The following is a guest post from David Fortunato:
As my significant other and I prepare for a long Easter weekend sipping beer and nibbling cheese in a small brewery town in West Flanders, Belgium, a panic falls over me: aside from a Sex Pistols playlist, just what does one pack when visiting a country in a state of (pseudo) anarchy?
304 days after Bart De Wever’s New Flemish Alliance won a plurality of Belgium’s Chamber of Representatives, the country (if we can call it that) still has no formal government. As winner of the elections, (in)formateur responsibilities were first allocated to De Wever but have changed hands over seven times following multiple formation failures. Most attribute the inability to form a government to disagreements over the decentralization of economic policy-making, how to fund bi-lingual Brussels, and the restructuring of the Brussels-Halle-Vilvoorde electoral arrondissement that offers a small advantage to French speaking parties in national elections. The majority of the difficulty stems, in one way or another, from economic differences, with the larger, wealthier Flanders growing increasingly resentful of transfers to Wallonia. While there has been media coverage congratulating Belgium on its world record accomplishment and on its comedic reactions to the impasse, some of the more interesting implications may have been missed.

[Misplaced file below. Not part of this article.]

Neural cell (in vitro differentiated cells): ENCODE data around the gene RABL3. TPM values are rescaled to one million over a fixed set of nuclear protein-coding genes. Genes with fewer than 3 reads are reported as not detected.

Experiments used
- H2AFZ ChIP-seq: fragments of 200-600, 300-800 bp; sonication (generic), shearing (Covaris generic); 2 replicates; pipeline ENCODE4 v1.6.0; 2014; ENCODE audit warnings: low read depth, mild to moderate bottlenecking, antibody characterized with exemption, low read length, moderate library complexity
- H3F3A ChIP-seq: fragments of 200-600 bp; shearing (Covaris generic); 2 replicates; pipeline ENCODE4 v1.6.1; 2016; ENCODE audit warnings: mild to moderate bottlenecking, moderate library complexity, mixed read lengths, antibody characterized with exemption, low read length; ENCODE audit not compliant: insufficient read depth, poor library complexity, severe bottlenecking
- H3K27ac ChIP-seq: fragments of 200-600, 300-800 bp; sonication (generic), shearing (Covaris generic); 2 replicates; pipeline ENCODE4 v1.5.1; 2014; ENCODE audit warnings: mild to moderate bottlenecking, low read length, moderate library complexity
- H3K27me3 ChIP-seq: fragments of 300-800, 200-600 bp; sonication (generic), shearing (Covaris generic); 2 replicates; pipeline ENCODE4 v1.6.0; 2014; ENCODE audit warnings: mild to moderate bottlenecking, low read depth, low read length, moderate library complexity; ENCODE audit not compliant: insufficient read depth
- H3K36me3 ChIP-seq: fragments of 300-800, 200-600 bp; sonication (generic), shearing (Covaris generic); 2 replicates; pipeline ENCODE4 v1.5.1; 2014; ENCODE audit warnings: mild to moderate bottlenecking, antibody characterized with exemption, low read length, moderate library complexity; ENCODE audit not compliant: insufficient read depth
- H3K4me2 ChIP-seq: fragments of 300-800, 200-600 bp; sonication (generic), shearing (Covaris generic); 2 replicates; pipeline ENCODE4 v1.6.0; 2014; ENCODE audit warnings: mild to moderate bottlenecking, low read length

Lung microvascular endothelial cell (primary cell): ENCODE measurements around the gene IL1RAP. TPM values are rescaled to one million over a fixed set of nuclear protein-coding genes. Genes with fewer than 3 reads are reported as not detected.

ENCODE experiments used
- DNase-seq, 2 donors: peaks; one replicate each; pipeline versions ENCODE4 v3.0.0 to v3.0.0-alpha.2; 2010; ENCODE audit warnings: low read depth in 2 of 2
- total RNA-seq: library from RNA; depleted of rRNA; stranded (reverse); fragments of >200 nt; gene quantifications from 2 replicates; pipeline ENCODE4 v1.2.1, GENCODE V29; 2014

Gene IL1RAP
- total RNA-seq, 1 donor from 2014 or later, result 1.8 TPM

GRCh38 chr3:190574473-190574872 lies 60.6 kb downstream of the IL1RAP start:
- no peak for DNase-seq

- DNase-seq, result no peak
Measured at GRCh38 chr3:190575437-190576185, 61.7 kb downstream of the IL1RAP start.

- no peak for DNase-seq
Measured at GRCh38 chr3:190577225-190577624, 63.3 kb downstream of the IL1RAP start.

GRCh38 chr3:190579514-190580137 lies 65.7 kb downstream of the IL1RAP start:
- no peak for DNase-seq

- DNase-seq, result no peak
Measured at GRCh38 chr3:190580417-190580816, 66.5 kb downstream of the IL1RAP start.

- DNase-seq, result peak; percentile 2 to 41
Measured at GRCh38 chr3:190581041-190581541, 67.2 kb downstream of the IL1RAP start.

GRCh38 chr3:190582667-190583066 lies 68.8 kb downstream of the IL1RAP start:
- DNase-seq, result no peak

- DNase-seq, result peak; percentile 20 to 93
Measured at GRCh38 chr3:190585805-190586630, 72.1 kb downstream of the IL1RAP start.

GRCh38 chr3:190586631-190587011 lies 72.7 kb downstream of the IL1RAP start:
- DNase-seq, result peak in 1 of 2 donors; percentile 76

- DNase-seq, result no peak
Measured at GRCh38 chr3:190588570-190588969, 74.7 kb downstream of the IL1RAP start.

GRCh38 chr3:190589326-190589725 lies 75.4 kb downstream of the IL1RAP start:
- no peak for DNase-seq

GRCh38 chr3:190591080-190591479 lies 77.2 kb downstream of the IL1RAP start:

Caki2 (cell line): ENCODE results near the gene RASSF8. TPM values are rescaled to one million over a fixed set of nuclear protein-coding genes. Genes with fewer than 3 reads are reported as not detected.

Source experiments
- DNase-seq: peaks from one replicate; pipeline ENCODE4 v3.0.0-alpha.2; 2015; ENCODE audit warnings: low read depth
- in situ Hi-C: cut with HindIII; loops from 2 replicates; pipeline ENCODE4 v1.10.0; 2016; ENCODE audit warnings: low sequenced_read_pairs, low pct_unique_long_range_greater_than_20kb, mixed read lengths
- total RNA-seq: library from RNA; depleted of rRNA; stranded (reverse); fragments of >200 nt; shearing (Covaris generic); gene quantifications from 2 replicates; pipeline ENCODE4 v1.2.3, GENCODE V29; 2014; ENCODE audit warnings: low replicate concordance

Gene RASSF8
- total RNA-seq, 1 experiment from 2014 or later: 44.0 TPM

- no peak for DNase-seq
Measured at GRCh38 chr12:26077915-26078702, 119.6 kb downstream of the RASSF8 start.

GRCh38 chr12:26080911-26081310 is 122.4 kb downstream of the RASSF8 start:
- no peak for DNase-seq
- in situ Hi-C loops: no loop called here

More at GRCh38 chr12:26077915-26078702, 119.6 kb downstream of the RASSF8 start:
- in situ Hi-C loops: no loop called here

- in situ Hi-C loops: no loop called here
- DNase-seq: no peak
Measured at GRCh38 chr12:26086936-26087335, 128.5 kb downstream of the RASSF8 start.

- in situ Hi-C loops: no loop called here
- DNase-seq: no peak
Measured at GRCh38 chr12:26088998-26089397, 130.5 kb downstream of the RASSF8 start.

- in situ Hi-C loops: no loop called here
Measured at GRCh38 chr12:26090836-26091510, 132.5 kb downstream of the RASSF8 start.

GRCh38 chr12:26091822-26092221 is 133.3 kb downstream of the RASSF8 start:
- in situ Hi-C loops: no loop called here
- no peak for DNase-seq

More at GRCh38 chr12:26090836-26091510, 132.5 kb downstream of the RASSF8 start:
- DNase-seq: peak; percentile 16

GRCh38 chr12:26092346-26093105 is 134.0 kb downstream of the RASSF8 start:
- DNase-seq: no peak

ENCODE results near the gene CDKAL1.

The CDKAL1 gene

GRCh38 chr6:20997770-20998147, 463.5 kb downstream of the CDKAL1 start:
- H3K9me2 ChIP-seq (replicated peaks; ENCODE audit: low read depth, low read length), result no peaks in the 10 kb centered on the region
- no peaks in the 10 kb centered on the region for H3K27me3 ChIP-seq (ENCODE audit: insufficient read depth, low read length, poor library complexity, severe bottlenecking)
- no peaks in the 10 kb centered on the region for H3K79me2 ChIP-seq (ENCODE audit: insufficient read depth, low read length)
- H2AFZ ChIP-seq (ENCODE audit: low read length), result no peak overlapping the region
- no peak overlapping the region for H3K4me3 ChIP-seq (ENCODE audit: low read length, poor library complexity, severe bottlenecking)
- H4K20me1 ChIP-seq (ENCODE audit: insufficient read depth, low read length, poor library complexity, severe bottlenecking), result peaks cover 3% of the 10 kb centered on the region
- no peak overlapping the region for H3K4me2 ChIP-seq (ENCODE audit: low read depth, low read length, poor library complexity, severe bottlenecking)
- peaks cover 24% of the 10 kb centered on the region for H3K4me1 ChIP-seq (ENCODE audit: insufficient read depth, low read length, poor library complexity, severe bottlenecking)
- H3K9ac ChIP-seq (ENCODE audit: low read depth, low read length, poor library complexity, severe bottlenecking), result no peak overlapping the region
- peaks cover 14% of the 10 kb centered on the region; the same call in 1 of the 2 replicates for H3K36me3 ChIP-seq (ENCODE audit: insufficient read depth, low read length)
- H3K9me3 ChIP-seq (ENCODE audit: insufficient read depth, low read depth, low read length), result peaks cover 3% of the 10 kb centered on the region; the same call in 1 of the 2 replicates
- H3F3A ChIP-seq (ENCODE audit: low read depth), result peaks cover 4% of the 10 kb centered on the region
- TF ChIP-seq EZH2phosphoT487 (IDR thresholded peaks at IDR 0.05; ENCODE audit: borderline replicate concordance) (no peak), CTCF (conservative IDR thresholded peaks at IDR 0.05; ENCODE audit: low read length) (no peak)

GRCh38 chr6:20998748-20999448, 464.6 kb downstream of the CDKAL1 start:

A possible (though improbable) division of Belgium’s wealthy, conservative north, from its less wealthy southern counterpart has a clear parallel in the Eurozone’s approach to another Mediterrannean bailout. Although debate over Portugal is muted in comparison to Greece and Ireland, the Belgian parallel is still interesting because it implies that economic differences can easily be amplified when there is a framework of preexisting cultural divisions to nurse them. This would be easier to disregard if the differences within Belgium did not pale in comparison to the differences within Eurozone and the EU more generally and is especially interesting considering the recent entry of Estonia into the Eurozone and the lifting of labor movement restrictions for the 2004 EU expansion countries.
For political scientists, this situation highlights how we have treated (or rather, ignored) the effects of such protracted bargaining periods. While De Wever and Di Rupio debate the terms of the coalition agreement, Leterme has been, in a manner of speaking, signing the checks for almost a year in order to keep the trains running and the beer and frites flowing. Further, Belgium is in the midst of a debt crisis that must be dealt with, and right now that responsibility is falling to the caretaker (in Dutch, sorry). The specifics of this point have received almost no media coverage outside of Belgium—most likely because almost no one really understands, in general, how important caretakers may or not be or how they function. This is a shame. The activities of caretaker governments provide an interesting point of comparison to “real” governments, a possible natural control in which many features of coalition governments that may condition policy-making, though perhaps not eliminated, are at least subdued. Given the potential to increase general understanding of coalitions by studying caretakers, it surprising that we have so little to say about them and thus little insight as to how Belgium may be affected by its prolonged experiment with “anarchy”.